COVID-19 breaks out in another Visalia nursing home owned by same company as Redwood Springs
This story was produced by Joshua Yeager for the USC Annenberg Center for Health Journalism’s 2020 California Fellowship.
His other stories include:
Jeremy Hogan, Polaris
A COVID-19 outbreak has hit another Visalia nursing home owned by the company that runs Redwood Springs, home to California's worst coronavirus rest home outbreak.
Health officials announced on Monday Visalia’s Linwood Meadows Care Center has 10 COVID-19 patients. The facility is run by Plum Healthcare, which operates dozens of other long-term health care facilities across the west.
It's not immediately clear if the Redwood Springs and Linwood Meadows shared staff, though no Linwood employees have tested positive at this time, administrators said.
The Linwood Meadows outbreak was discovered when a patient registered a high fever while in transit to Kaweah Delta Medical Center for an unrelated matter on April 25 and tested positive COVID-19 the following morning.
The remaining nine patients were tested at Linwood Meadows. None are showing symptoms and all are in isolation, officials said.
“We are thankful for the dedication and service of our valuable staff to fight this pandemic,” said Scott Ng, Administrator of Linwood Meadows Care Center. “They are true heroes in the battle against this cunning virus and continue to demonstrate their commitment to the well-being of everyone in our facility.”
But patient advocates and family members raised concerns about whether administrators and staff at Linwood took necessary precautions to prevent the coronavirus from entering the vulnerable facility.
Toni Mcdermott-Hopper, a retired nurse whose mother was admitted to Linwood in February and is still there, said she was uncomfortable with the care her mother is receiving and the hygiene practices of the facility.
Toni and her sister, Terri, visited their 88-year-old mother on her birthday Saturday.
The daughters had planned to remove their mother from the facility this week before they found out she had COVID-19 on Sunday.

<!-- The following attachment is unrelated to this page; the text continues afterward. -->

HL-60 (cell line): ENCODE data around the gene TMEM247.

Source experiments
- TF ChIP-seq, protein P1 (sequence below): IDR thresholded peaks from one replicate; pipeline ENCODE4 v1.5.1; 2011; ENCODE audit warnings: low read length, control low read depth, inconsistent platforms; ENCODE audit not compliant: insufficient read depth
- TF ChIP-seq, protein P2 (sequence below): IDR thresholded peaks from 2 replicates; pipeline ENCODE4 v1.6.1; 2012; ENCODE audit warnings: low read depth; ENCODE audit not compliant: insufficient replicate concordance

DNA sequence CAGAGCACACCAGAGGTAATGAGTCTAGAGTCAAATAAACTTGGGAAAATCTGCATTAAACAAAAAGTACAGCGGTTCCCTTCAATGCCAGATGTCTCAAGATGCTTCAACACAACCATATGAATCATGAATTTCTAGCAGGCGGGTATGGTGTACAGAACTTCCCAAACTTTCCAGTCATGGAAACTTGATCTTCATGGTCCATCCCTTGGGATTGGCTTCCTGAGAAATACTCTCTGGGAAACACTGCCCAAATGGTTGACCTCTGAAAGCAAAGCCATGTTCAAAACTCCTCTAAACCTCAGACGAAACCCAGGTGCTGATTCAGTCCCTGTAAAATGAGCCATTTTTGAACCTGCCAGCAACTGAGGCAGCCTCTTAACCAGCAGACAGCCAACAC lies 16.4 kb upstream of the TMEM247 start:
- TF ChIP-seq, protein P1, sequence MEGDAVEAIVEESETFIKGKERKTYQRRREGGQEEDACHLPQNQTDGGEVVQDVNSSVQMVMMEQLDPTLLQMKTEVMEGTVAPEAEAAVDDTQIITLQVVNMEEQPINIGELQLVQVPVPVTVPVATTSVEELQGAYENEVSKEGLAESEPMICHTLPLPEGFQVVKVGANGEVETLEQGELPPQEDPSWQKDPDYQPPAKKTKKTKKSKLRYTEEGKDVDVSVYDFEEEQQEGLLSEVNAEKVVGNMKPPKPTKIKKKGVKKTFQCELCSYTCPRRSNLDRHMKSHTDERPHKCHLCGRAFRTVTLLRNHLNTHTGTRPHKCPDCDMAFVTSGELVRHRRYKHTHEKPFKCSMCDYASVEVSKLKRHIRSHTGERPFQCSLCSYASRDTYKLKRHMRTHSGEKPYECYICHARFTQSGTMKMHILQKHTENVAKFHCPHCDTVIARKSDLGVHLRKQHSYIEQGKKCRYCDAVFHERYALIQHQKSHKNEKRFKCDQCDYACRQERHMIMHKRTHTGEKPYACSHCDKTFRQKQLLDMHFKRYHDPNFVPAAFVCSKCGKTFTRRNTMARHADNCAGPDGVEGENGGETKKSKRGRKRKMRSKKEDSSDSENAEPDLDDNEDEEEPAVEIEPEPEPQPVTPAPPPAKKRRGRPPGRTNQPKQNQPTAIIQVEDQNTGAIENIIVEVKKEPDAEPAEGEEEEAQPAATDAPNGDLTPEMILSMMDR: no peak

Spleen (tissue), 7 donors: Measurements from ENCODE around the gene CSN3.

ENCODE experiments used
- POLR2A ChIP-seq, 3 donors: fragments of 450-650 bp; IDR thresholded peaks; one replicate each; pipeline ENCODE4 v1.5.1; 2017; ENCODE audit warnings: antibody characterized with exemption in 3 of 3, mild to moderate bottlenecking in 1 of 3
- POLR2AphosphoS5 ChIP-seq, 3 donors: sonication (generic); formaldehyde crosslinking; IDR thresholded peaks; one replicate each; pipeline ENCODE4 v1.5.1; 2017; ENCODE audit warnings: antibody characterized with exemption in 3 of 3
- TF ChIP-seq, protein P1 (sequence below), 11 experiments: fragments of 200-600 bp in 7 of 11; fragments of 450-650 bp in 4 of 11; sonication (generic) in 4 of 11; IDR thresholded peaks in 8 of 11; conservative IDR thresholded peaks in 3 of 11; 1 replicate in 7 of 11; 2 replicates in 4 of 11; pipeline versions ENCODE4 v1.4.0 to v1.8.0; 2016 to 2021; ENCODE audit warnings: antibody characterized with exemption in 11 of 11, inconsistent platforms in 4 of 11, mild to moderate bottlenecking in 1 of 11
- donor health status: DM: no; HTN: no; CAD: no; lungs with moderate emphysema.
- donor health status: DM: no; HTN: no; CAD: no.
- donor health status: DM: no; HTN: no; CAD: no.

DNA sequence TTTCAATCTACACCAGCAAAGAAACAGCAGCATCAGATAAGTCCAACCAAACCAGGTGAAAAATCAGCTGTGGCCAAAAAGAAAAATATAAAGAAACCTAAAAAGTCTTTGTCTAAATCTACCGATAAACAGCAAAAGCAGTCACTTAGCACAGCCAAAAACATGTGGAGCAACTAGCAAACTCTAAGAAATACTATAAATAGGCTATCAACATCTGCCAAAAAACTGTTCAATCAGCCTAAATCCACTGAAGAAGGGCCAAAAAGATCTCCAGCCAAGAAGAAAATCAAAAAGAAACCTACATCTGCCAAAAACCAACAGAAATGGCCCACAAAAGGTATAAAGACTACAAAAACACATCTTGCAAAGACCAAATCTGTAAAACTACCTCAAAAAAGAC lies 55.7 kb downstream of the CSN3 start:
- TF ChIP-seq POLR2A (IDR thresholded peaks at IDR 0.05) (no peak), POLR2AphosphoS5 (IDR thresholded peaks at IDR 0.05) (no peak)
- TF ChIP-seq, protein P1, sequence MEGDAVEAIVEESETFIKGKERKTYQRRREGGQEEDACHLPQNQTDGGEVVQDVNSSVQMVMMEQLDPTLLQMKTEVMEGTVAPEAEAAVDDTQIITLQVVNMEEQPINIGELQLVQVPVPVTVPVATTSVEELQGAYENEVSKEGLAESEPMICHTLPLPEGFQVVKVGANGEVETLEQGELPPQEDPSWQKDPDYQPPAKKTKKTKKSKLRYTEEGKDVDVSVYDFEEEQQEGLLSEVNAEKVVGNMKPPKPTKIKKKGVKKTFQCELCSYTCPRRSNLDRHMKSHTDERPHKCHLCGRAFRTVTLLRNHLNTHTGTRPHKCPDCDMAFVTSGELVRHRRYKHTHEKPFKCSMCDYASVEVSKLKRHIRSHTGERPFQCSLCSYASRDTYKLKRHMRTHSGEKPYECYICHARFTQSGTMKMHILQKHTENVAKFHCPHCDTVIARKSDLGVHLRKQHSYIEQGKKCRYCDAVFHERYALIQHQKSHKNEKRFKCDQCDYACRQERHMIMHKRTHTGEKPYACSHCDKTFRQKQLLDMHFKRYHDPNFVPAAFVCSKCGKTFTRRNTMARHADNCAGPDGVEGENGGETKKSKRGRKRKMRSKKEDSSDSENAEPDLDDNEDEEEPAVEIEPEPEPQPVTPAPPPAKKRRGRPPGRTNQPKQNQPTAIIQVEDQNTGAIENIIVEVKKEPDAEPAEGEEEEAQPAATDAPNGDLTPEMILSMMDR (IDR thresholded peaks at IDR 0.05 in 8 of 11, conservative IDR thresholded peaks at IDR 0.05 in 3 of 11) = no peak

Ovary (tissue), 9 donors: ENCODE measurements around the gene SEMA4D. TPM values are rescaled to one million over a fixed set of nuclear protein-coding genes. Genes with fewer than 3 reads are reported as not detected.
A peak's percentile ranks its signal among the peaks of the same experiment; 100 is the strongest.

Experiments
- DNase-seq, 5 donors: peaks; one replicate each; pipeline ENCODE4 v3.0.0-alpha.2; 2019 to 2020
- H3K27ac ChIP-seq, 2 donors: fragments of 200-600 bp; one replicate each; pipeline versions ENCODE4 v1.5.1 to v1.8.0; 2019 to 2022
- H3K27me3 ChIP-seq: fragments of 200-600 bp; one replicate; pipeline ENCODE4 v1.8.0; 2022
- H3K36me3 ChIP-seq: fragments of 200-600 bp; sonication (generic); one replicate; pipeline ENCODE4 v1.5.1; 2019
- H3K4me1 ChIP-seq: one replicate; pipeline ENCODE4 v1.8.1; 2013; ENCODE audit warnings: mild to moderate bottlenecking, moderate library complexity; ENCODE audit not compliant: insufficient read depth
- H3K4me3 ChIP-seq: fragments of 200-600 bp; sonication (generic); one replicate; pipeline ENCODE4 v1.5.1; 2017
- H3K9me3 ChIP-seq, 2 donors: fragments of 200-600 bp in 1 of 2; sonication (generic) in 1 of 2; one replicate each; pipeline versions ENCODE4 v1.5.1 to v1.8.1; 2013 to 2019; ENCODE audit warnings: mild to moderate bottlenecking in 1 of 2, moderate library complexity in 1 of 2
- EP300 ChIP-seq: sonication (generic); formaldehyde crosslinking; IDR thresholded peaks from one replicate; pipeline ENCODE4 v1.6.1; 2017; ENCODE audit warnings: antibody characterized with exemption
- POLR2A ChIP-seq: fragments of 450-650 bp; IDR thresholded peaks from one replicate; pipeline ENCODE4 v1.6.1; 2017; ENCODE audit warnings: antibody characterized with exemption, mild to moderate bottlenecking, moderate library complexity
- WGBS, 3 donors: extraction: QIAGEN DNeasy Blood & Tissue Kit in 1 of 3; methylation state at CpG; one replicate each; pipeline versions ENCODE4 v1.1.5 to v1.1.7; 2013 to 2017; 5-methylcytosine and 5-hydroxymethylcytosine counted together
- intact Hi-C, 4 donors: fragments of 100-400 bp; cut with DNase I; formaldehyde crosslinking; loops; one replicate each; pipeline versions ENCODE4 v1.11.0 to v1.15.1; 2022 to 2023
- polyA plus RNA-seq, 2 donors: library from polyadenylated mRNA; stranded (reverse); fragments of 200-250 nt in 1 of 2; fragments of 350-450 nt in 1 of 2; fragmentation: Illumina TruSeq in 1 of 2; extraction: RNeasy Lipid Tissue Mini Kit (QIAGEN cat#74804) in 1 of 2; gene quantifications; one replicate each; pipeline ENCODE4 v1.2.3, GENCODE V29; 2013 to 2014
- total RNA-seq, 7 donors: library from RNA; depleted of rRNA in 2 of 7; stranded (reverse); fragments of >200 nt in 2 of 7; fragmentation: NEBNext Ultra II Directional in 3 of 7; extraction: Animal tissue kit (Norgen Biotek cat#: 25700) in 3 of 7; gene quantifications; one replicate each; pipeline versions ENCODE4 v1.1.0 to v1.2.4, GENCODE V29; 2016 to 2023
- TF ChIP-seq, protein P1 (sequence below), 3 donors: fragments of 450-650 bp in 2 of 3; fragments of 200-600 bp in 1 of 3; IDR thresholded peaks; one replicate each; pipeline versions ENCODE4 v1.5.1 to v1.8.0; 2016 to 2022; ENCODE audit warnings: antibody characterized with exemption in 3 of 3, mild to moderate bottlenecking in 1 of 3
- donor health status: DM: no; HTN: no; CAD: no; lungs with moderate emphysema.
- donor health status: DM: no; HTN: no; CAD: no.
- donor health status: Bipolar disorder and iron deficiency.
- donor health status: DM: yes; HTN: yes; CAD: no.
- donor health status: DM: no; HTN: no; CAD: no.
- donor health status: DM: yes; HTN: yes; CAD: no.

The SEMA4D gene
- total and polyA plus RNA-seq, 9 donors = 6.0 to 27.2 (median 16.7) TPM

"I don't expect her to survive but I hope she does so we can take her home and she doesn't have to die alone," Toni said.
She said she empathized with the nine other families who are likely experiencing a similar dilemma and called on nursing homes to "step up" to protect the elderly and provide them better care during the coronavirus crisis.
Approximately 16 people were tested at Linwood, according to a voice message the facility sent to residents' family members. The positive patients are being isolated in a separate ward.
“As public health professionals, we are concerned about these outbreaks, and we are working with the California Department of Public Health (CDPH) Licensing and Certification Program to implement all necessary safeguards at the facility,” Tulare County Public Health Director Karen Elliott said.
About 1.3 million people live in the nation’s 15,600 nursing homes, according to the CDC. And most nursing homes have had problems managing infections even when there is not a pandemic.
Seventy-five percent of U.S. nursing homes have been cited for failing to properly monitor and control infections in the past three years, according to a USA TODAY analysis of federal inspection data published earlier this year. Those citations have been as mild as a paperwork problem and as serious as failing to inform state officials that unmonitored workers had spread the disease to patients in an outbreak.
The first U.S. outbreak of COVID-19 happened in a Washington state nursing home where dozens have died, and the virus has continued to ravage similar facilities since. Such facilities are now considered "an accelerator" of COVID-19, the Centers for Medicare and Medicaid Services said earlier this month.
A Maryland nursing home reported a single case of COVID-19 in late March — and 64 cases the next day. In Pennsylvania, administrators at a nursing home outside of Pittsburgh said they would shift away from testing residents and presume all were positive. In Massachusetts, the Department of Justice has opened an investigation at a nursing home for veterans where 32 have died.
The incomplete picture of what is currently known about COVID-19 in nursing homes comes from a patchwork of data collected at the local and state level. A spokeswoman for the Centers for Medicare and Medicaid Services said nursing homes are required to follow their local and state reporting requirements, but she did not respond to questions about why the agency is not tracking the number nationally.
CDC spokesman Scott Pauley said the agency used “informal outreach” to state health departments late last month to estimate that 400 nursing homes had positive cases. The number has not been updated.
USA TODAY contributed to this report.
Joshua Yeager covers water, agriculture, parks and housing for the Visalia Times-Delta and Tulare Advance-Register newspapers. Follow him onTwitter @VTD_Joshy. Get alerts and keep up on all things Tulare County for as little as $1 a month. Subscribe today.
[This story was originally published by Visalia Times Delta].
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